The Good Life France

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Renting a home in France

Every expat I meet here has either rented from other expats or bought their home all of which is well covered and to me a well-known and fairly painless and simple process. But renting from French owners it appears has quite different requirements.

My experience has always been that one looks at ads in local newspapers or goes to an agency to rent a property. As long as your credit rating is good, you have a reference and/or you have sufficient funds to pay the rent 6 months in advance then renting a property is not an issue.

Renting in France though is not quite so simple. There are agencies who advertise properties for rent and there are ads in local papers, shop noticeboards etc. as per normal. However as a foreigner renting in France there are some hoops to jump through. Landlords usually require a lot of paperwork and guarantees before they take you on as a tenant.

First of all, to make sure you don’t waste time and go in making a good impression put together a “bon dossier” – a good file in other words. Its a requirement if you want to rent in France from an agent and from some landlords. If you are employed, your “bon dossier” should include copies of your Passport or ID card, driving licence, most recent tax form, most recent three pay slips, and confirmation from your employer stating when you started work and that you are still employed (not unlike applying for a mortgage really). If you’re unemployed you’ll need to include all the above excluding employment information plus the last three tax notifications and confirmation that you are who you say you are from an official such as a lawyer. The “bon dossier” is for the rental agent or landlord so be prepared to hand these details over. You should check with them exactly what is required as you may find that more documents and proof of earnings are necessary and some agents may insist that you provide details for someone to pay the rent if you don’t and then you’ll need to supply the guarantor’s “bon dossier”. The agents are very likely to contact your employer, bank or guarantor for confirmation so be prepared for that.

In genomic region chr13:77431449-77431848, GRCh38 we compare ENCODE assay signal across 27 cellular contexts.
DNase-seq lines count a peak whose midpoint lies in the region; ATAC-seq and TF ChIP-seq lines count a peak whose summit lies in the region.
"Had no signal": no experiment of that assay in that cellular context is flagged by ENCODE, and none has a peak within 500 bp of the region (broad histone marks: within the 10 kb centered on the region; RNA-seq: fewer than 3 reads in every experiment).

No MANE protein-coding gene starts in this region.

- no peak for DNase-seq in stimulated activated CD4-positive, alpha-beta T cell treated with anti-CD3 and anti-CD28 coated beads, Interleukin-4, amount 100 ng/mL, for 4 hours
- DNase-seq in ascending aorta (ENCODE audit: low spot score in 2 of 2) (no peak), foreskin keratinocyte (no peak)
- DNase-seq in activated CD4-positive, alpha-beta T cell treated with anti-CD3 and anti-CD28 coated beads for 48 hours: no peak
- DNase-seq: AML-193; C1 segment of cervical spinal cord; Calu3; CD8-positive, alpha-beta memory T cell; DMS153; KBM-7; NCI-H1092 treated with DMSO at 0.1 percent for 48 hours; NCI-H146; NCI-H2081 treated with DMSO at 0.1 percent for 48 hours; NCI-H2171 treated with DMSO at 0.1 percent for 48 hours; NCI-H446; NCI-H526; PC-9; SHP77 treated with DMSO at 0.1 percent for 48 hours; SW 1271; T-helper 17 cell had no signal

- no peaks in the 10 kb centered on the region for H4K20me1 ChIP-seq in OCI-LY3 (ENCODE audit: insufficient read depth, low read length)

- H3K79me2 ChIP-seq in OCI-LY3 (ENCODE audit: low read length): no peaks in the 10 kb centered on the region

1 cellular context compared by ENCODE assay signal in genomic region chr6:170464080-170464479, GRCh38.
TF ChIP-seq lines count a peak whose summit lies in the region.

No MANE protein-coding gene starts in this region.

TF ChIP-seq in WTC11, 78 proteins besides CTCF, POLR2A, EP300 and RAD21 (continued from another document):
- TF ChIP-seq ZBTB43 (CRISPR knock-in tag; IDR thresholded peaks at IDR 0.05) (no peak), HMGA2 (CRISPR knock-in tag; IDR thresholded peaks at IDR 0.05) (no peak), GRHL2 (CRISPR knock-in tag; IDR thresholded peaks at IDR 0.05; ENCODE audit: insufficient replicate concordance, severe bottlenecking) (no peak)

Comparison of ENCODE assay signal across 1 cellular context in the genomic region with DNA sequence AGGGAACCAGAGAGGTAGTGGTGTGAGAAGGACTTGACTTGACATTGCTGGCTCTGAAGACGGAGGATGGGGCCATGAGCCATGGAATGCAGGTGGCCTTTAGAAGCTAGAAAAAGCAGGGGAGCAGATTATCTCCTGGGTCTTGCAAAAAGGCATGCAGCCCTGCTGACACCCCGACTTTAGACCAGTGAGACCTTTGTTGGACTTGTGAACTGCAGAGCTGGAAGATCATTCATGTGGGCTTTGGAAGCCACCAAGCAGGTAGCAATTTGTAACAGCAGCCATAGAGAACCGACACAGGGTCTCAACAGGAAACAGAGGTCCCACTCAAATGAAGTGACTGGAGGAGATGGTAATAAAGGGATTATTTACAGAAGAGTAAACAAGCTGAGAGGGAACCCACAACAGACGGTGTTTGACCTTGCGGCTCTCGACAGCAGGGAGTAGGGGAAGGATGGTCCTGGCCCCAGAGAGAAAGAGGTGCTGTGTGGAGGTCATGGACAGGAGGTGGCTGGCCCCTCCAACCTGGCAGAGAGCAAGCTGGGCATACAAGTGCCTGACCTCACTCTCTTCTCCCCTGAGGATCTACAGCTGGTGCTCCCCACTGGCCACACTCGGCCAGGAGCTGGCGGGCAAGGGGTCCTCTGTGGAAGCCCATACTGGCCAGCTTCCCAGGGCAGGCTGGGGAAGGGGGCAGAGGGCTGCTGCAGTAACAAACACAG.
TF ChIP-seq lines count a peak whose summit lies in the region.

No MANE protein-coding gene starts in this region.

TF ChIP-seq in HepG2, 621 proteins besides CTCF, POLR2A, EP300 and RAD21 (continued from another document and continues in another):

This can of course be very testing if you’re a foreigner looking to rent in France. And don’t even mention Paris where there’s such a lack of rental property available that not only will you need to provide the paperwork but you’ll have to compete with everyone else looking for rental property. All of which means the high earners will win over those less fortunate every time.

So, how to work with these requirements and find somewhere to rent.

One way is to rent directly from owners who may not be quite as demanding as rental agents. Certainly expat owners don’t seem to apply such complicated requirements to their rental packages. You could also flat share which will keep the costs down as well. Subletting is another way but you need to be really confident with whoever you’re subletting from. It’s not uncommon for people to be cheated in this way so don’t be taken in – check them out and do your homework thoroughly.

If you’re working in France, your employer should be able to help you rent somewhere and provide support with the administration requirements and paperwork.

If you’re a foreign student coming to France to study, your University administration staff should be able to help you and for much more detail on this see our Students in France section.

There are plenty of English language sites specialising in long term rental properties which may also be helpful. A quick search on the internet for properties to rent in France will turn up a big selection.

When you do find somewhere to rent, you’ll need to pay a month’s deposit plus one month’s rent in advance. Get a receipt for the deposit as you’ll need that at the end of your rental term to make sure you can claim it back.

If you have an area in mind for renting – you can check on the Clameur website – a rental analysis company – for average rents in the area.

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